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closest ally in the region, israel, will have the security it needs as a partner with the united states.e a the administration has stated and we can reinforce that we will be active in pursue terrorism by iran if they increase their terrorism, or attempt terrorism against the united states. we can speak to that. and we can make sure that we're better informed and that we hava the information we need to see where iran is using their sanction relief. t so that we can act timely with the administration, to protect.. u.s. interests. i think we can speak with a strong voice when this debate ii over. and i hope during the next two e weeks that the debate that takes place on the floor of the unitef states senate and house ofs representatives, reflects the bestep tradition of the congress and our independent review and behalf of america. we must stand firm in ourterm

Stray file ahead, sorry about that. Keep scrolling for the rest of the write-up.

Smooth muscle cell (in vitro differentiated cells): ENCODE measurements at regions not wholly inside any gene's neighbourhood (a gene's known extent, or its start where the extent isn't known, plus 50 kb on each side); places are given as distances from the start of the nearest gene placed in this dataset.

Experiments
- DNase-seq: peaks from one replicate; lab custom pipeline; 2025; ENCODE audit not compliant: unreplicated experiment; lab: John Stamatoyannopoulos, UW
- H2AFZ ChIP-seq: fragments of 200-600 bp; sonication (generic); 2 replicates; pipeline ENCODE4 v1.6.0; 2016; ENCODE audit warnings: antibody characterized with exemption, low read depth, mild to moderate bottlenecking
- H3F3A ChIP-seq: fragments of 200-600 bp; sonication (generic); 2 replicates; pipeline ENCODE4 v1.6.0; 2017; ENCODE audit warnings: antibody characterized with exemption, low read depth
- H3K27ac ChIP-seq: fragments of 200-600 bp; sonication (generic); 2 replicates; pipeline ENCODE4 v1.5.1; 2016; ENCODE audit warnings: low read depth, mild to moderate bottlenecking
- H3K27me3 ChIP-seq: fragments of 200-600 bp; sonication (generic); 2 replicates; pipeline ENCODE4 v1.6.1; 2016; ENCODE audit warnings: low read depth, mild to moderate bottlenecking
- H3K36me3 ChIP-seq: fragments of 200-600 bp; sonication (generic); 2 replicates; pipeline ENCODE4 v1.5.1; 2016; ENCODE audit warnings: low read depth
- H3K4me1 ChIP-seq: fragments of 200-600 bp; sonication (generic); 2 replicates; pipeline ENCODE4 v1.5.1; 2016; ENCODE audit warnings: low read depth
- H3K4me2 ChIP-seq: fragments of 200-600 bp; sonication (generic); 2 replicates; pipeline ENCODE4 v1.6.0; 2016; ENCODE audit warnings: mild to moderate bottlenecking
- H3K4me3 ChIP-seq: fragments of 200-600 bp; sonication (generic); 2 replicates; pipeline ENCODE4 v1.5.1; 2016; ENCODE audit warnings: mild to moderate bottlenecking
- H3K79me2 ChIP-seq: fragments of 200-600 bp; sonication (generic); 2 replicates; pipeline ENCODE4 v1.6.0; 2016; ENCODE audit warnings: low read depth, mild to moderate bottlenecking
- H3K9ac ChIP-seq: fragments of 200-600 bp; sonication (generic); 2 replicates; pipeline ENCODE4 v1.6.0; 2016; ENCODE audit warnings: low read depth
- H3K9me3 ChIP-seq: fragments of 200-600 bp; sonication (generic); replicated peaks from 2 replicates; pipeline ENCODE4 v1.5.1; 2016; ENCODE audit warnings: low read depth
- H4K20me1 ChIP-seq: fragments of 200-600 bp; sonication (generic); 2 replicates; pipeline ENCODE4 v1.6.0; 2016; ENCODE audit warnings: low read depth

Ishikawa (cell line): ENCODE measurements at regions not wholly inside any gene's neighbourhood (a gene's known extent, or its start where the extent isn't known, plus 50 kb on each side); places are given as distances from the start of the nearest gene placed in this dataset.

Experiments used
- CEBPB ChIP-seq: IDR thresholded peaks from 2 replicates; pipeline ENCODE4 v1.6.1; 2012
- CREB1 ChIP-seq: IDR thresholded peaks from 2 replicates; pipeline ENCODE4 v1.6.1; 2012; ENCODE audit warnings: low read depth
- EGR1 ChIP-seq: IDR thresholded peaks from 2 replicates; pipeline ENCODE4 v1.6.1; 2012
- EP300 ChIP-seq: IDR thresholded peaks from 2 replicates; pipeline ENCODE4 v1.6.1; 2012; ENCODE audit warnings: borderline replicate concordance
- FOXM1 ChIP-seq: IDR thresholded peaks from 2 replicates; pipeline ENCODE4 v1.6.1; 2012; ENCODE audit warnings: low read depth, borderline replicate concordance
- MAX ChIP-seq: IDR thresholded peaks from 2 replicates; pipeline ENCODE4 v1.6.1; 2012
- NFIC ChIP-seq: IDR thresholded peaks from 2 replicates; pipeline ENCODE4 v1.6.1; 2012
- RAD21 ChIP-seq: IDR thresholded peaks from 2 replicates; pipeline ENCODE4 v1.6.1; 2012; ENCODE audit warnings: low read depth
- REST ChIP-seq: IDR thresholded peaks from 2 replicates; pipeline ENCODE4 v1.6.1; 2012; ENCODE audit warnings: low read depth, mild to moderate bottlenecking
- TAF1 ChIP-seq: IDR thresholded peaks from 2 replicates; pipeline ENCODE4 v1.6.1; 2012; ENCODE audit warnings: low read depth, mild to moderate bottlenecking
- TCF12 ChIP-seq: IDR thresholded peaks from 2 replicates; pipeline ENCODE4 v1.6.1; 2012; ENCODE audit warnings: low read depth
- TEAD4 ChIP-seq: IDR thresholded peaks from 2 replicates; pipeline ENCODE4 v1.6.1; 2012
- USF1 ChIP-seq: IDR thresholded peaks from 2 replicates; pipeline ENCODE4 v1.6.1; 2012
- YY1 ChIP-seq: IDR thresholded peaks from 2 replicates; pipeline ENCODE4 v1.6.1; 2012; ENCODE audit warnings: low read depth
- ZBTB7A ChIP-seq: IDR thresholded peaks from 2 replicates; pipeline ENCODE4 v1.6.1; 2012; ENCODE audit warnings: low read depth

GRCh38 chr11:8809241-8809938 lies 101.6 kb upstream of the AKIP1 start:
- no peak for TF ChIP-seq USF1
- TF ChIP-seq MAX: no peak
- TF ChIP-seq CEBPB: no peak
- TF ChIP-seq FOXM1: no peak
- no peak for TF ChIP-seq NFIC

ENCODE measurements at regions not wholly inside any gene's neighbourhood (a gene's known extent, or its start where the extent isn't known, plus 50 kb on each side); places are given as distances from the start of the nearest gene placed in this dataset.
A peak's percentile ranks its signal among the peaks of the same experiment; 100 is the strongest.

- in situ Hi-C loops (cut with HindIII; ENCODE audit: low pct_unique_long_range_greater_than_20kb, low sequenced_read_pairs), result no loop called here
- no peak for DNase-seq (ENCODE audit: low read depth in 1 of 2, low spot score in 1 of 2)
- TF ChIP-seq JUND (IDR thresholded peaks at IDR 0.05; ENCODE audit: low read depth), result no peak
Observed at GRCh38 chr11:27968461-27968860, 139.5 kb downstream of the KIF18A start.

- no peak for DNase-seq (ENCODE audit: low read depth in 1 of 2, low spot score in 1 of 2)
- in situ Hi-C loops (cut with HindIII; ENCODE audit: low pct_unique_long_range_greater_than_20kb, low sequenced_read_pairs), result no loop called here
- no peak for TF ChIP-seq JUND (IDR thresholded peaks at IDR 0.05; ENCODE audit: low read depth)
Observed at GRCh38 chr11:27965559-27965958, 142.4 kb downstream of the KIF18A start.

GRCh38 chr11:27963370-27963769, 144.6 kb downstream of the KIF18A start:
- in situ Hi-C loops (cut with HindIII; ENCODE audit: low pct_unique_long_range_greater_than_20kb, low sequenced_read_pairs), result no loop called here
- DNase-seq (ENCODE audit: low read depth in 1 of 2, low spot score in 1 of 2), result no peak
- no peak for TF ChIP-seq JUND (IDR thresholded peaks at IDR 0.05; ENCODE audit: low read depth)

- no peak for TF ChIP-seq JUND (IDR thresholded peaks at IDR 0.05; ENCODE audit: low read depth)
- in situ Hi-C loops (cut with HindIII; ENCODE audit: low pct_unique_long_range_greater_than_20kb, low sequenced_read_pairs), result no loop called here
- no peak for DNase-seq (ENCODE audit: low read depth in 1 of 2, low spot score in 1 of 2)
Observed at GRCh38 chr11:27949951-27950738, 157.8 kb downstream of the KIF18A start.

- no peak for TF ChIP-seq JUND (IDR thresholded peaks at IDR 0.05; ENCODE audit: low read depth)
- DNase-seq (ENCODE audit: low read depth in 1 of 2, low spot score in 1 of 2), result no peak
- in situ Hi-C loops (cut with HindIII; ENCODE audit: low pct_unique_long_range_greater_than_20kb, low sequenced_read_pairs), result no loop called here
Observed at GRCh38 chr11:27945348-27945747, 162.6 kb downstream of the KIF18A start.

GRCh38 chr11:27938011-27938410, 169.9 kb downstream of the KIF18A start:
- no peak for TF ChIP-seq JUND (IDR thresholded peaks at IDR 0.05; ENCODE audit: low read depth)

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determination to prevent from iran acquiring a nuclear ben. we must agree to counter iranian support for terrorism around confront iranian violation of ballistic missiles, pros calls and international human rights obligations. congress and the administration can not dwell on past a disagreements. functional, bipartisan approach toi iran. i stand ready to work with my colleagues and the administration to achieve such a result. floor.o >> mr. president, i want to thank the distinguished senator from maryland for his commentst. and for his tremendous leadership on this issue. i know with senator collins is here to speak. my understanding that, she willa speak for approximately 30 minutes and then senator cornyn maybe shortly thereafter to speak and senator kaine but i do